The lead researcher on trials of Merck & Co’s now withdrawn painkiller Vioxx (rofecoxib) has testified in the first civil court case there was no evidence of a link to heart attack and stroke during clinical investigations, and denied that the US giant manipulated studies to boost the compound’s safety profile.

The trial was brought by the wife of Robert Ersnt, who died suddenly in his sleep after taking Vioxx for tendonitis. Merck has argued that he had a pre-existing heart condition, but lawyers for the plaintiff are arguing that he suffered a heart attack caused by Vioxx [[11/08/05c]]. Merck’s once multi billion dollar offering was pulled from the market last year after data showed it was linked to an increased risk of stroke and heart attack in patients who took the drug for more than 18 months.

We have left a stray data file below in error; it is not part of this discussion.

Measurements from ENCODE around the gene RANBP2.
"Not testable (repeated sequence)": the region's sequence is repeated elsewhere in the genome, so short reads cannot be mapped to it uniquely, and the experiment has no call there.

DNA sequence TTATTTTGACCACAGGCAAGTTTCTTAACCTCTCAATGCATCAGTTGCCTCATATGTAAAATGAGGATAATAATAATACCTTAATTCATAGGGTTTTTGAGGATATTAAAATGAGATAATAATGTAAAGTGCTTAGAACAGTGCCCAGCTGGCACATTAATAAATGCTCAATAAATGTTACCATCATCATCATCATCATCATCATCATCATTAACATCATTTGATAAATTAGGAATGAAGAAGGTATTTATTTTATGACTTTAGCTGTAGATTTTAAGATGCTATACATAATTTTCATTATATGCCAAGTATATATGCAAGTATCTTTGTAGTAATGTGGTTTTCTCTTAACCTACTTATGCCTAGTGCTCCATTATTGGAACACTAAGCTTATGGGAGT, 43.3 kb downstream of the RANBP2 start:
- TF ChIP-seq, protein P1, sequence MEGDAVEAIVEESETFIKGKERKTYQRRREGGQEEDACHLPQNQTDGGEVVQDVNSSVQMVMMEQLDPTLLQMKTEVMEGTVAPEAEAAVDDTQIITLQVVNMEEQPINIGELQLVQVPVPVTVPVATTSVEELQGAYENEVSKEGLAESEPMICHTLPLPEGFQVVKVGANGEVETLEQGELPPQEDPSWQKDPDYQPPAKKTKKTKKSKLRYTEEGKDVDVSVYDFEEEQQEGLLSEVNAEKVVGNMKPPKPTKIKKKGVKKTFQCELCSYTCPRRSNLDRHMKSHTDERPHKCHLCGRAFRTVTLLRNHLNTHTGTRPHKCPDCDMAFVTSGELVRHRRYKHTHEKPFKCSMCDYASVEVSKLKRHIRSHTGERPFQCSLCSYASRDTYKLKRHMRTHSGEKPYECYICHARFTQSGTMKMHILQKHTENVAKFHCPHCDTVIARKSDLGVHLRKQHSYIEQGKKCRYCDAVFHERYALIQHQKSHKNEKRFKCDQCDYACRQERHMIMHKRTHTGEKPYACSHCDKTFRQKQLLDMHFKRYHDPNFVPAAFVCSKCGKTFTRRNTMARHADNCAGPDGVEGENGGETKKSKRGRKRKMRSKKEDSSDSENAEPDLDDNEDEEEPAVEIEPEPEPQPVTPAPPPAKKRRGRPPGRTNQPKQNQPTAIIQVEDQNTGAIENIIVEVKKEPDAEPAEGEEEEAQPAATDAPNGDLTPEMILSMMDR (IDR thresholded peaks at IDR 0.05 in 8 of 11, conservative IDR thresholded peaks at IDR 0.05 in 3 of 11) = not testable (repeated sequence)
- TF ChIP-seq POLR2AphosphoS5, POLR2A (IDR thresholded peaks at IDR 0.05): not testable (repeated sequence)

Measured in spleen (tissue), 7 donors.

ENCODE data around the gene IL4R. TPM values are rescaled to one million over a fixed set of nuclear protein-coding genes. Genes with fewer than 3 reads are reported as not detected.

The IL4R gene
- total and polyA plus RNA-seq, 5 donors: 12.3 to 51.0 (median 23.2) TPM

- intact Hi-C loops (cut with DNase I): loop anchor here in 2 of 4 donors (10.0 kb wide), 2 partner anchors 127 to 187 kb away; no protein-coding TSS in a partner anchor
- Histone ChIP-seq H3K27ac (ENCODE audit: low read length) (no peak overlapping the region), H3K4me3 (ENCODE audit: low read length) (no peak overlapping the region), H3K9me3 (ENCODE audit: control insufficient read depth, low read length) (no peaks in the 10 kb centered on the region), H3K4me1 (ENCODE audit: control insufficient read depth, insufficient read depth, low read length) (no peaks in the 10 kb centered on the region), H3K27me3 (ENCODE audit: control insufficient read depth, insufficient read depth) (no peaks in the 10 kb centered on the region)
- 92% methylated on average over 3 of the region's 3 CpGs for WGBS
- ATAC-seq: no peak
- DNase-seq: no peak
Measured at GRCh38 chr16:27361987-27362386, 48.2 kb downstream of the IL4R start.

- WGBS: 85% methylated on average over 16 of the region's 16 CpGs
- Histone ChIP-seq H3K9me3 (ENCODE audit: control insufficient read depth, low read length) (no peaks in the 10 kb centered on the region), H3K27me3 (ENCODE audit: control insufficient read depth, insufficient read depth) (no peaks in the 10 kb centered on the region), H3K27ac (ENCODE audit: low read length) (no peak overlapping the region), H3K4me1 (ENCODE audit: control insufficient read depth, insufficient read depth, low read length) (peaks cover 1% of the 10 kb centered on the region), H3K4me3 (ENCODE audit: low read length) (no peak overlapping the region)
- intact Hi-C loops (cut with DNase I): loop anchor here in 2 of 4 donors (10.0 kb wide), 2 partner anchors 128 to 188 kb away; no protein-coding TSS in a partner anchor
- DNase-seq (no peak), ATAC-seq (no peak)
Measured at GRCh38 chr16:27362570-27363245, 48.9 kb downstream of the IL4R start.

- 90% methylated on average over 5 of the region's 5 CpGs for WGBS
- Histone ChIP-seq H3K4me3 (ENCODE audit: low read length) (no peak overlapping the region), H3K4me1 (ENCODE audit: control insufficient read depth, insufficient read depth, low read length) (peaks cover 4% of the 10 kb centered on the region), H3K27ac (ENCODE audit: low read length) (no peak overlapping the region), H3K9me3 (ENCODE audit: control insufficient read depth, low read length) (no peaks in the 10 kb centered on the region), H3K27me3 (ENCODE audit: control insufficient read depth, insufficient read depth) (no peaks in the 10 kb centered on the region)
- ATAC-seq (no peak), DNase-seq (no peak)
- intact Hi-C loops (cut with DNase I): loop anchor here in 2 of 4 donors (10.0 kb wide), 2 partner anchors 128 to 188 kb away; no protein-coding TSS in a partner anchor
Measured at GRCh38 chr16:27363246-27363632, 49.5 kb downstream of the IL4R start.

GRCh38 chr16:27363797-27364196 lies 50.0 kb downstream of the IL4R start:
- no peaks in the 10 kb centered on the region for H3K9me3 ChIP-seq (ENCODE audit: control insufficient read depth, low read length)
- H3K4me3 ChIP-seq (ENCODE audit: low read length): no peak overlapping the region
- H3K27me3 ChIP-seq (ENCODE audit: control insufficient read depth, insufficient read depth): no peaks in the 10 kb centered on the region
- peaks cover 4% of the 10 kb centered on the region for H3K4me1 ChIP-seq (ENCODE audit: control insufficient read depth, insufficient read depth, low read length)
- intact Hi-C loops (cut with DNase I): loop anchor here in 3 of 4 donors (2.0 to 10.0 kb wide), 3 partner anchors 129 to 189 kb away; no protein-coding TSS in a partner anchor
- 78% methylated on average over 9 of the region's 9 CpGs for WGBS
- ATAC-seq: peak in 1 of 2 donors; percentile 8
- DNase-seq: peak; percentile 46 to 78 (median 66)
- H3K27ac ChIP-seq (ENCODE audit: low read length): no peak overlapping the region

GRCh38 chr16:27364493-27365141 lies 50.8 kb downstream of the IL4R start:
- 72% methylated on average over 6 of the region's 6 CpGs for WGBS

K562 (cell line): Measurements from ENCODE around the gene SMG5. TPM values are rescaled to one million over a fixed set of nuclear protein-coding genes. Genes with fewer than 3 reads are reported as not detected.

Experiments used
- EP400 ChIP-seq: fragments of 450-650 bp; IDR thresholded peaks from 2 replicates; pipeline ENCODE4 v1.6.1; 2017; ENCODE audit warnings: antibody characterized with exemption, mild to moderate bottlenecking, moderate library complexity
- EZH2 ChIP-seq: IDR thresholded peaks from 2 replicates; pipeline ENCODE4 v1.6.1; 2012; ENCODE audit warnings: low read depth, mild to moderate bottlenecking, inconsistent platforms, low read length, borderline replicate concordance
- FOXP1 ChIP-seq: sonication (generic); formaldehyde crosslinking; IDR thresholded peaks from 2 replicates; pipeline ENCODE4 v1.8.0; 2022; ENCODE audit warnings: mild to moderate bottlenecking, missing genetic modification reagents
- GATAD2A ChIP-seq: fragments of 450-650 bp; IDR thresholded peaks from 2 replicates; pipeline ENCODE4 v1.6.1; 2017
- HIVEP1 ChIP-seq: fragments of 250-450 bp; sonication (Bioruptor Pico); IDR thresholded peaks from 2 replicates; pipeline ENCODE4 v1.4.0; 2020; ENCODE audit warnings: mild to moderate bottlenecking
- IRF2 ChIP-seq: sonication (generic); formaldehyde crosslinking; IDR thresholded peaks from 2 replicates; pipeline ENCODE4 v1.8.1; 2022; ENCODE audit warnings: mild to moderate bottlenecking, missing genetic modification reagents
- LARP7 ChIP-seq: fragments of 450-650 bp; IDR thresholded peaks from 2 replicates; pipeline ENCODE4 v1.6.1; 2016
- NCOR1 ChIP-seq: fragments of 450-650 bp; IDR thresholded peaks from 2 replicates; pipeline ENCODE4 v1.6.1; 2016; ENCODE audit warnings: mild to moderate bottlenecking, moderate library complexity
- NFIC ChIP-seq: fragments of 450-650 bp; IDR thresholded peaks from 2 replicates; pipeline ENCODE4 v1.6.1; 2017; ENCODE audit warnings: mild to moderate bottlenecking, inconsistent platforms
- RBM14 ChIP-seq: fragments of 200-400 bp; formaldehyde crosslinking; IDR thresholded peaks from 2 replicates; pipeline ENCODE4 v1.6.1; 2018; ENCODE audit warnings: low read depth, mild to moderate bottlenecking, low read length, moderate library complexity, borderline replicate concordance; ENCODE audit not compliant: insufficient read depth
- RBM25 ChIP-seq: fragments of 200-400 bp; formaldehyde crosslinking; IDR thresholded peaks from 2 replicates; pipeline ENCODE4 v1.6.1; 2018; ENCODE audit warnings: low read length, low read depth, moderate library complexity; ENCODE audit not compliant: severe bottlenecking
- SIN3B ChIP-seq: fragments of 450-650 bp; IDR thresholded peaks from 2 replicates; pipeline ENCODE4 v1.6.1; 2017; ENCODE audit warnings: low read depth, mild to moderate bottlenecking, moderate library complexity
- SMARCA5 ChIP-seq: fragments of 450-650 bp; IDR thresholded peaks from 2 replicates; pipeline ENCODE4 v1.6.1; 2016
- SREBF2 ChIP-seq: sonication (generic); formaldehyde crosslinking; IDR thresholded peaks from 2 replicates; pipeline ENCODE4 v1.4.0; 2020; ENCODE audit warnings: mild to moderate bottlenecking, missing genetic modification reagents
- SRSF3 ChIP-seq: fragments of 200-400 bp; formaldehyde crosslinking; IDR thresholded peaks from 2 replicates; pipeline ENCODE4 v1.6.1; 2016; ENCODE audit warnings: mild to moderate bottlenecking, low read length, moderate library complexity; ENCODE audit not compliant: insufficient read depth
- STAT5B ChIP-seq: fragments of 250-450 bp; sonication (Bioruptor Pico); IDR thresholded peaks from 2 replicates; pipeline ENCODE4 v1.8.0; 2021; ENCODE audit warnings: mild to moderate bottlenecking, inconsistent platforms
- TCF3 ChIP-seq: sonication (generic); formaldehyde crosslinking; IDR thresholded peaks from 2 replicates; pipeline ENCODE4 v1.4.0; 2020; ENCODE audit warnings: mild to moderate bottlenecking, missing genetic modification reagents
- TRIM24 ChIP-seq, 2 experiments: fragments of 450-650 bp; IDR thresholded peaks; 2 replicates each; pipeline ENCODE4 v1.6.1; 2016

Industry reports yesterday said Alise Reicin, Merck’s head of clinical trials, defended an email she is alleged to have written in 1997. According to a Business Week report, the email intimated that patients who had pre-existing cardiovascular conditions should be excluded from clinical trials to “decrease the [cardiovascular] event rate so that a difference between the two groups would not be evident.” Dr Reicin said the email in fact referred to a decision whether or not to include daily aspirin users, which Merck felt would skew results.